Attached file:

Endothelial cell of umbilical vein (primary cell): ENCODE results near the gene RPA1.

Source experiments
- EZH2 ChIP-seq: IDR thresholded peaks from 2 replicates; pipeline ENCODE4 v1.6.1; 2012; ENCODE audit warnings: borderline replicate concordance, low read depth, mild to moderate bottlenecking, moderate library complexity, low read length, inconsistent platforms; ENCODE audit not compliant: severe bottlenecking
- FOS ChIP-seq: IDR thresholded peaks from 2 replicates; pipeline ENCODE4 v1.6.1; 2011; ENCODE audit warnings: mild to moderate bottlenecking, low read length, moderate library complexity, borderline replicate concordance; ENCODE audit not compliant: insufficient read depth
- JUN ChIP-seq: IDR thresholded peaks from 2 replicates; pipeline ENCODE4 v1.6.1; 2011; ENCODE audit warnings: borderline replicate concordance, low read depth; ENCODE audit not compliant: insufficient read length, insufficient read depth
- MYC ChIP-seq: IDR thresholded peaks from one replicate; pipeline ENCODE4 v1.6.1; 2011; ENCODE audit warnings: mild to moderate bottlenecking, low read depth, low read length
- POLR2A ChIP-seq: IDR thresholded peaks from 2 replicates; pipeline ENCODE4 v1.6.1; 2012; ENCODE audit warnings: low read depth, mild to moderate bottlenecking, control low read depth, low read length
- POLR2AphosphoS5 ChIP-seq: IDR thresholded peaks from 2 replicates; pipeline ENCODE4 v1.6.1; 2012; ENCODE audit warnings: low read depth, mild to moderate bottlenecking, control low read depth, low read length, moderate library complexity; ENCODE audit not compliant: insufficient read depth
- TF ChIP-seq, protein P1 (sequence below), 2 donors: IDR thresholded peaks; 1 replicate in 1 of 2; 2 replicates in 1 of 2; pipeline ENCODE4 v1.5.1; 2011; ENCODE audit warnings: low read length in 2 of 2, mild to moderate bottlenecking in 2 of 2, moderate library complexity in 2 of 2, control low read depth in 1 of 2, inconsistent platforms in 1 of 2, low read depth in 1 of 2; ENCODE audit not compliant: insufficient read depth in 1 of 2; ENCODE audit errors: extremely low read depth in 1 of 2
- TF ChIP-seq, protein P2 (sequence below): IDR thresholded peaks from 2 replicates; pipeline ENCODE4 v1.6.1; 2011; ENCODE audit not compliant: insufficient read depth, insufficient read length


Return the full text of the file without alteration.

Endothelial cell of umbilical vein (primary cell): ENCODE results near the gene RPA1.

Source experiments
- EZH2 ChIP-seq: IDR thresholded peaks from 2 replicates; pipeline ENCODE4 v1.6.1; 2012; ENCODE audit warnings: borderline replicate concordance, low read depth, mild to moderate bottlenecking, moderate library complexity, low read length, inconsistent platforms; ENCODE audit not compliant: severe bottlenecking
- FOS ChIP-seq: IDR thresholded peaks from 2 replicates; pipeline ENCODE4 v1.6.1; 2011; ENCODE audit warnings: mild to moderate bottlenecking, low read length, moderate library complexity, borderline replicate concordance; ENCODE audit not compliant: insufficient read depth
- JUN ChIP-seq: IDR thresholded peaks from 2 replicates; pipeline ENCODE4 v1.6.1; 2011; ENCODE audit warnings: borderline replicate concordance, low read depth; ENCODE audit not compliant: insufficient read length, insufficient read depth
- MYC ChIP-seq: IDR thresholded peaks from one replicate; pipeline ENCODE4 v1.6.1; 2011; ENCODE audit warnings: mild to moderate bottlenecking, low read depth, low read length
- POLR2A ChIP-seq: IDR thresholded peaks from 2 replicates; pipeline ENCODE4 v1.6.1; 2012; ENCODE audit warnings: low read depth, mild to moderate bottlenecking, control low read depth, low read length
- POLR2AphosphoS5 ChIP-seq: IDR thresholded peaks from 2 replicates; pipeline ENCODE4 v1.6.1; 2012; ENCODE audit warnings: low read depth, mild to moderate bottlenecking, control low read depth, low read length, moderate library complexity; ENCODE audit not compliant: insufficient read depth
- TF ChIP-seq, protein P1 (sequence below), 2 donors: IDR thresholded peaks; 1 replicate in 1 of 2; 2 replicates in 1 of 2; pipeline ENCODE4 v1.5.1; 2011; ENCODE audit warnings: low read length in 2 of 2, mild to moderate bottlenecking in 2 of 2, moderate library complexity in 2 of 2, control low read depth in 1 of 2, inconsistent platforms in 1 of 2, low read depth in 1 of 2; ENCODE audit not compliant: insufficient read depth in 1 of 2; ENCODE audit errors: extremely low read depth in 1 of 2
- TF ChIP-seq, protein P2 (sequence below): IDR thresholded peaks from 2 replicates; pipeline ENCODE4 v1.6.1; 2011; ENCODE audit not compliant: insufficient read depth, insufficient read length